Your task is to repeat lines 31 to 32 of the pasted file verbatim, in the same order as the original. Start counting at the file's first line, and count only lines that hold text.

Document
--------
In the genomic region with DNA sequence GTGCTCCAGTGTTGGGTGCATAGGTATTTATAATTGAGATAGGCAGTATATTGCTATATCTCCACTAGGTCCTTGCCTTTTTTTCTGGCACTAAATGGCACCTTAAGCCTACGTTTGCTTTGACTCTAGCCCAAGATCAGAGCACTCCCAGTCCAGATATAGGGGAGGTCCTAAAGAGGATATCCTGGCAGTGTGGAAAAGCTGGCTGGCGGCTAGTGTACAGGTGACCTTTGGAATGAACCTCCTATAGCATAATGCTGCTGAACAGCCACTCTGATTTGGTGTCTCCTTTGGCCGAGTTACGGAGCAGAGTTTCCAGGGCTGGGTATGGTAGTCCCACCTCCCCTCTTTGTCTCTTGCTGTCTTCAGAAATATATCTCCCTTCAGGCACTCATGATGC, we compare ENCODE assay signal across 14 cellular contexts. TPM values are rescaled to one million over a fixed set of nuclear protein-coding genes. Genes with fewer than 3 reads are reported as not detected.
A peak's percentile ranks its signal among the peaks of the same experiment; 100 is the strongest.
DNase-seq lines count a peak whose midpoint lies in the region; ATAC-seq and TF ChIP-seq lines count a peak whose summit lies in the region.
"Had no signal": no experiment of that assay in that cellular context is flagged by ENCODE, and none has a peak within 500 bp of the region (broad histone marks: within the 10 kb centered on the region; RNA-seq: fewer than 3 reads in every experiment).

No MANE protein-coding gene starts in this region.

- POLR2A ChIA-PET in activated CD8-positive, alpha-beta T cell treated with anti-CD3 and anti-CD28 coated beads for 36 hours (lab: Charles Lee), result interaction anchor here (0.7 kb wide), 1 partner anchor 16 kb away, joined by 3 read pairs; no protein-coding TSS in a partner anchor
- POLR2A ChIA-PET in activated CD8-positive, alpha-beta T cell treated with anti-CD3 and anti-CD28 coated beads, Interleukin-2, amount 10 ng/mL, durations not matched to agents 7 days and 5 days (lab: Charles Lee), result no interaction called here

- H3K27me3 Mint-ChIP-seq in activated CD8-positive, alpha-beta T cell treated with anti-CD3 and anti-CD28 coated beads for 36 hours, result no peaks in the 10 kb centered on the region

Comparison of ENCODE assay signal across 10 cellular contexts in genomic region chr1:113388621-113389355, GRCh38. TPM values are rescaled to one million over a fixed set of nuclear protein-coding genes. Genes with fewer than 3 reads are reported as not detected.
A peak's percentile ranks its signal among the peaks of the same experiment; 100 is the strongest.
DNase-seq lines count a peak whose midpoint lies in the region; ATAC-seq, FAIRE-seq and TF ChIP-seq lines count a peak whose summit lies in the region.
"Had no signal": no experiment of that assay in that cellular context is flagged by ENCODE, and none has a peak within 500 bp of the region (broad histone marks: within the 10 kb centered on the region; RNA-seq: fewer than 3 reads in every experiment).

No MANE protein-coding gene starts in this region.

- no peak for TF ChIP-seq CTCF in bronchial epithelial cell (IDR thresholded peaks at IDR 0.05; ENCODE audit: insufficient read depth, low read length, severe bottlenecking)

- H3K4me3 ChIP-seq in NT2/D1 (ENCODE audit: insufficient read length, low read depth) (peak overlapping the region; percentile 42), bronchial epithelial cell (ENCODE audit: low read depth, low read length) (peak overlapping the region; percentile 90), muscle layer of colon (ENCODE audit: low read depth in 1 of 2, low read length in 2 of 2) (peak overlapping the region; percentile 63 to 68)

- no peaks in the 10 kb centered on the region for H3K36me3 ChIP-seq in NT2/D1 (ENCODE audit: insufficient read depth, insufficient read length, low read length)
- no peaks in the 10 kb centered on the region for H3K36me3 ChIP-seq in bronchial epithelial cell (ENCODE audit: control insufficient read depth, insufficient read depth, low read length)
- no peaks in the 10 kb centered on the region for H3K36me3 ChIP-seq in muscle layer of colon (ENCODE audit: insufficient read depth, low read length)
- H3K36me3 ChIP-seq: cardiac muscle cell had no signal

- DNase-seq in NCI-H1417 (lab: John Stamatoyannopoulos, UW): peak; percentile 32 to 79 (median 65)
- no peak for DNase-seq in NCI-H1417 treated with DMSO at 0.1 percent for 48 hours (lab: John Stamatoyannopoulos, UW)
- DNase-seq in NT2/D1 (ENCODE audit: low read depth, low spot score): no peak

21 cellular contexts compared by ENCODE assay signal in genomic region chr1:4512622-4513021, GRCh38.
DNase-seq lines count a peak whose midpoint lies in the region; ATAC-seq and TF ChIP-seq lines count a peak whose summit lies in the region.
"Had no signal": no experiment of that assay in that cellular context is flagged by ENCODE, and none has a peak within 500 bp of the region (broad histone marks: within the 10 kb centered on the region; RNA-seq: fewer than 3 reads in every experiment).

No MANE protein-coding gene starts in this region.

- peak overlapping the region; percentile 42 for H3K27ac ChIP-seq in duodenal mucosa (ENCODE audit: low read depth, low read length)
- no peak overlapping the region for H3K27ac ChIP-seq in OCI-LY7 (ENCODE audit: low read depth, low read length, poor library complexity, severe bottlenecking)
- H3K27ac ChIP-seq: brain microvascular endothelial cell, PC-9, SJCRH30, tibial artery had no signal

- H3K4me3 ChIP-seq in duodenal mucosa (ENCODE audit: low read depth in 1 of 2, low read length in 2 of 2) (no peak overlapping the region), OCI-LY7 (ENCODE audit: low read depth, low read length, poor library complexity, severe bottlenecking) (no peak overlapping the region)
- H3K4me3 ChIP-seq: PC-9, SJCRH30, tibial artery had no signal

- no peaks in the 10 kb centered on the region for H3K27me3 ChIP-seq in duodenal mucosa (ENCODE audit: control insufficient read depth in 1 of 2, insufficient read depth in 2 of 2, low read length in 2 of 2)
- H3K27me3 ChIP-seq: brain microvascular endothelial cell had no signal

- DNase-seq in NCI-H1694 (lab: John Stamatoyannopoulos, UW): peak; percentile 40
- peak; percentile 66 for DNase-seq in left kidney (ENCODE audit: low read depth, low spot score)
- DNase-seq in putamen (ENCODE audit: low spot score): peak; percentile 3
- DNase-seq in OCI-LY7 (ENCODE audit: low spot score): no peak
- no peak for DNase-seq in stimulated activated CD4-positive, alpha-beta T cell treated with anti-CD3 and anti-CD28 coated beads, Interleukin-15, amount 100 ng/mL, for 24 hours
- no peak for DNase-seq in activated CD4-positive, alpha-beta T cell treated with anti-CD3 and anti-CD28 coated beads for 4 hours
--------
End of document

- H3K4me3 ChIP-seq: PC-9, SJCRH30, tibial artery had no signal

- no peaks in the 10 kb centered on the region for H3K27me3 ChIP-seq in duodenal mucosa (ENCODE audit: control insufficient read depth in 1 of 2, insufficient read depth in 2 of 2, low read length in 2 of 2)